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Alexander the Great was probably the greatest general of all time and his conquests and brief reign changed the history of the world. Once the great Macedonian had dreamt of a universal Empire that encompassed the known world. However, the realm that he created did not long survive and quickly fragmented. Within a few years of his death, Macedonian generals had divided his territories into a number of different Hellenistic states. The sudden collapse of the Empire that Alexander built, was due to a number of factors. These include the early and the rather unexpected death of the great king, absence of a capable successor, rebellious generals, and the sheer extent of the territories, all meant that the vast Empire collapsed into a series of warring kingdoms.
[[File: Alex One.jpg|200px|thumb|left| Alexander the Great]]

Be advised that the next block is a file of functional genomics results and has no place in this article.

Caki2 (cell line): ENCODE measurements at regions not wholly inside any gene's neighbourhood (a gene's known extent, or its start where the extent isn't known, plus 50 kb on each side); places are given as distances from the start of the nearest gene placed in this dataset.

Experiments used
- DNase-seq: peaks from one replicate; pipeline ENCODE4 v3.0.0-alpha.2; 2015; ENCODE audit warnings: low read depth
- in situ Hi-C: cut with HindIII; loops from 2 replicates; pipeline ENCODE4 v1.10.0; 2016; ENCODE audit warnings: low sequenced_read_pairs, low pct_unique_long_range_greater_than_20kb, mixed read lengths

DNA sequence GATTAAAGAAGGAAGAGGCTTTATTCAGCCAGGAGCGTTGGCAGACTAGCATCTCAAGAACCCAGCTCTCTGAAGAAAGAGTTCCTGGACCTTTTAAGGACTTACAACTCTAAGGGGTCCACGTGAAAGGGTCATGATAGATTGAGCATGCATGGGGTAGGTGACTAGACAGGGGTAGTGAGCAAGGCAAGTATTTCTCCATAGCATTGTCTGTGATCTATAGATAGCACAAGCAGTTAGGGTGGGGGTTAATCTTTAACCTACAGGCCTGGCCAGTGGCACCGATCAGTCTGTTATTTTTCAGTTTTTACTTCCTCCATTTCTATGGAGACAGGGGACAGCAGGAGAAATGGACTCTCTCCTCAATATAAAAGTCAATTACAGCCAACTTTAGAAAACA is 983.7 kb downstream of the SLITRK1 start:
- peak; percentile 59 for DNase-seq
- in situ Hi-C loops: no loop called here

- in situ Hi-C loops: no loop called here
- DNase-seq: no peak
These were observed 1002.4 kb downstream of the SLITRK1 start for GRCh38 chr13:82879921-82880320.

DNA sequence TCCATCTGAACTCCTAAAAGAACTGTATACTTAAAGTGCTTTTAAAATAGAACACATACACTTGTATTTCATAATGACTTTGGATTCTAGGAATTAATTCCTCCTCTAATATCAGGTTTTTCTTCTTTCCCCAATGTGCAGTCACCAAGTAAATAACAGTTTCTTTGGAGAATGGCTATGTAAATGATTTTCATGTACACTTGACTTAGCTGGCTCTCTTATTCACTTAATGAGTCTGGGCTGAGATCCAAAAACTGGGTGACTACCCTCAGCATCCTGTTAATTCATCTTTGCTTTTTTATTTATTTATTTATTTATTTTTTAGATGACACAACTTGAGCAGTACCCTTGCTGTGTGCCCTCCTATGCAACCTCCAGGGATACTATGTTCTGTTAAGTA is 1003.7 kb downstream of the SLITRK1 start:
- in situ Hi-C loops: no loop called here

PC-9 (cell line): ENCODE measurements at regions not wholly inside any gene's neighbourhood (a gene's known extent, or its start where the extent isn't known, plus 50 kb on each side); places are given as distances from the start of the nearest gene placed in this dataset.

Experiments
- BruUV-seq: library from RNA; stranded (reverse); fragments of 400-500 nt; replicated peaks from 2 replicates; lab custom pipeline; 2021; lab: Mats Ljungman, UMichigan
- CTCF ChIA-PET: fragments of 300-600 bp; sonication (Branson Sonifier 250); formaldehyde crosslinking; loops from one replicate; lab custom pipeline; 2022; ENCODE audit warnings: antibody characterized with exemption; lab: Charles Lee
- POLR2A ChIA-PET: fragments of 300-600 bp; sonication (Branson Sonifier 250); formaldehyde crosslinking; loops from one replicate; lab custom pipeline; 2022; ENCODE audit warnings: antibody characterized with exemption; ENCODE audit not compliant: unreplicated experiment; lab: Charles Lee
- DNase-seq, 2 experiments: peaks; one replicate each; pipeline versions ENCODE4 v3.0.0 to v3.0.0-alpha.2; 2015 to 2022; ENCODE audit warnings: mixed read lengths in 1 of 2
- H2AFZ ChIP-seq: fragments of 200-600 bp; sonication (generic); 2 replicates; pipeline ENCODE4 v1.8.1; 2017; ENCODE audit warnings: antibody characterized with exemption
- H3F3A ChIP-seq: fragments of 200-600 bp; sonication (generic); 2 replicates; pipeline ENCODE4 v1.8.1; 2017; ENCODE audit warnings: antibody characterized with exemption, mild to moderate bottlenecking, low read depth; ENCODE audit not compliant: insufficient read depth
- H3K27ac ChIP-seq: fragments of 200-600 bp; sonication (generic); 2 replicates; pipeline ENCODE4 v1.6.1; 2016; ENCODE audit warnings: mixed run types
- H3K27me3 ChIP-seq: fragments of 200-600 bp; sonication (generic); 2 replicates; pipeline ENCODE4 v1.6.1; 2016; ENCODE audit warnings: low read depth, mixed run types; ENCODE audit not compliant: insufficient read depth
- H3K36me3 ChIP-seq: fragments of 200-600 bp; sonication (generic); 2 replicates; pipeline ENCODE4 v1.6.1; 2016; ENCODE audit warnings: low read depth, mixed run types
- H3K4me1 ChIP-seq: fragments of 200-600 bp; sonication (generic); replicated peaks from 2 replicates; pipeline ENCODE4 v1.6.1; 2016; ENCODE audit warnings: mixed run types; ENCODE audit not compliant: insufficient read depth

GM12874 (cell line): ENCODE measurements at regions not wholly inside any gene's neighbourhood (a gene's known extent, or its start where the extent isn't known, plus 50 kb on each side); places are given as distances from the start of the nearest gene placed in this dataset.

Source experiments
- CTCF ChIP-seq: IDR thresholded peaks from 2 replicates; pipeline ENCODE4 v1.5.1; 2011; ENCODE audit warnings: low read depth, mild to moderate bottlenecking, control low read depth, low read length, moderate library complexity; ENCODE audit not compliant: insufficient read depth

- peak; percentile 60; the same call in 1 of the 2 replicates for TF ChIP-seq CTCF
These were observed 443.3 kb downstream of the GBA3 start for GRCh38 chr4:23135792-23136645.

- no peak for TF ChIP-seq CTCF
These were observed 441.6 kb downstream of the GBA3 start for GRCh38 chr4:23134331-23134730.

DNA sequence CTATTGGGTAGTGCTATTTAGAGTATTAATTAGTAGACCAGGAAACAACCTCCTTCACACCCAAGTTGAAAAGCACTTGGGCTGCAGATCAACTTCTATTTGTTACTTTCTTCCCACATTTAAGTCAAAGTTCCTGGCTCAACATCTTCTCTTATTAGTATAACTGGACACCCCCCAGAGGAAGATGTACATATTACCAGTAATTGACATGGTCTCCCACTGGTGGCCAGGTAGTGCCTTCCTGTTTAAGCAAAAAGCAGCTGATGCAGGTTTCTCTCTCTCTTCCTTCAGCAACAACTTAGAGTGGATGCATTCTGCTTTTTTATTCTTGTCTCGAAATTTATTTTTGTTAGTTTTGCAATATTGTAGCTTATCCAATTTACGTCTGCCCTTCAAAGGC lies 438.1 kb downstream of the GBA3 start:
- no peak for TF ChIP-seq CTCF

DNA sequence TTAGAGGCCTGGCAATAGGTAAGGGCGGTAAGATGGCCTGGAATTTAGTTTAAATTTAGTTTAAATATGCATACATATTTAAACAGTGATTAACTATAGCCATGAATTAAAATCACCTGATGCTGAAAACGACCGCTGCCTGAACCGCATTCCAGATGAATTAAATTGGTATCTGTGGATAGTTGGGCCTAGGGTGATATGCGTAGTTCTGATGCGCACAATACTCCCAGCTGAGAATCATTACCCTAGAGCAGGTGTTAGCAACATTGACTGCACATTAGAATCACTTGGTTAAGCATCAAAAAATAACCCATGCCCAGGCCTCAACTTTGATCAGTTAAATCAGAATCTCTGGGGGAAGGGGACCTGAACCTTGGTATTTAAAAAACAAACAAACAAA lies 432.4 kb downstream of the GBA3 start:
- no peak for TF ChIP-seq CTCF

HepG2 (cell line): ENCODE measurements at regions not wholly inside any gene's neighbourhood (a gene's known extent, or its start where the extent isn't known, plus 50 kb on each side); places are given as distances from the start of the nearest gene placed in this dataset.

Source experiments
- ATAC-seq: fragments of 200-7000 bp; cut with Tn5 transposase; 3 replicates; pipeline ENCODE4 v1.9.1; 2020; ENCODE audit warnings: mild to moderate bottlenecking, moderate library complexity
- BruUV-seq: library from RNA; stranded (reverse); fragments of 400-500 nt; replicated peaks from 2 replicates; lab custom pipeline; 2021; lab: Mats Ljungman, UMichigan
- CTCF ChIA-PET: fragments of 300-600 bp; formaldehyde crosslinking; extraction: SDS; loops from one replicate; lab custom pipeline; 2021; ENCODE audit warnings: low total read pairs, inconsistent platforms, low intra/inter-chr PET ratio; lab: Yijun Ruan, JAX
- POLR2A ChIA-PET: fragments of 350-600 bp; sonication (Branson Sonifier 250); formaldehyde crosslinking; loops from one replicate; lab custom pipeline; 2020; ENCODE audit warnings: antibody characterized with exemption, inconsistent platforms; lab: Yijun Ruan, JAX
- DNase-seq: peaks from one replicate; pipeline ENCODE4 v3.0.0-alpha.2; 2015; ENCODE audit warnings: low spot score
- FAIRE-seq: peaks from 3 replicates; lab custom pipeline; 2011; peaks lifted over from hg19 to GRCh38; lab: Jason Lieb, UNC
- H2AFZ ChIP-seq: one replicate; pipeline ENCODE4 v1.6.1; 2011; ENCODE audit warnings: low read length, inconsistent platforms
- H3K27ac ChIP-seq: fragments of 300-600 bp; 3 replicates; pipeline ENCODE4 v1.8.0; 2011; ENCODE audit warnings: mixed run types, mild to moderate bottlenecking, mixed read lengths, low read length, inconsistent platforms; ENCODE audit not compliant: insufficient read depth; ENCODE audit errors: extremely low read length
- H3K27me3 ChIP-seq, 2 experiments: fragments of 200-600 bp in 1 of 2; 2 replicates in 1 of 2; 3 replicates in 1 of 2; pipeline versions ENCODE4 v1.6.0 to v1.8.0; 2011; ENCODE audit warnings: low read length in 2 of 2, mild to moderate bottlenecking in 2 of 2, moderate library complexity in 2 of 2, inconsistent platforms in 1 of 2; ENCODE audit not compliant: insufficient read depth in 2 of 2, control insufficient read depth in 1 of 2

Alexander the Great became king of Macedonia after the death of his father, Phillip II. He had inherited a powerful kingdom and a full treasury, but above all, he had inherited the Macedonian army often regarded as among the greatest fighting forces in the history of warfare. After putting down a rebellion in Greece and securing Macedonia’s frontiers he launched an invasion of the Achaemenid Persian Empire, which spanned much of Western Asia. He claimed that he was waging a war of revenge in retaliation for the two earlier Persian invasions of Greece <ref> Arrian, Campaigns of Alexander, I, 56</ref>. Alexander defeated the Persians at the River Granicus (332 BC) and he swiftly conquered all of Asia Minor (Turkey). The Great Persona King Darius II assembled a large army and confronted Alexander at the River Issus (332BC). The Macedonian was once again victorious, and he went on to capture Egypt. The Achaemenid monarch offered to cede to the son of Phillip II, the western portion of his Empire if he stopped his aggression. Alexander rejected this and invaded the heartland of the Persian state. At the battle of Gaugamela, he utterly defeated Darius II and went on to annex all of Persia. The Macedonian monarch pursued Darius II into Central Asia, who was later assassinated by one of his own generals. Alexander’s conquests provided a great administrative challenge and he adopted the Persian system of satrapies or semi-autonomous territorial units, which were ruled by his Macedonian lieutenant. He also adopted a conciliatory policy towards the Persians, as evidenced by his treatment of the family of Darius’<ref> Plutarch. Life of Alexander, v, ix</ref>. Alexander alienated many of his generals by his actions. In particular, they disliked the fact that he began to assume the prerogatives and manners of an Oriental monarch and was introducing Persians into the army <ref> Arrian, 4, 67</ref>. The conqueror was not content with his vast domains and wanted to conquer the known world. He invaded north-west India and successfully annexed several kingdoms before his troops mutinied and forced him to turn back. The retreat from India was a disaster and many died crossing the arid Marakan region. Alexander returned to Babylon, but he soon developed a fever and fell gravely ill and died at the age of 32 in 322 BC.

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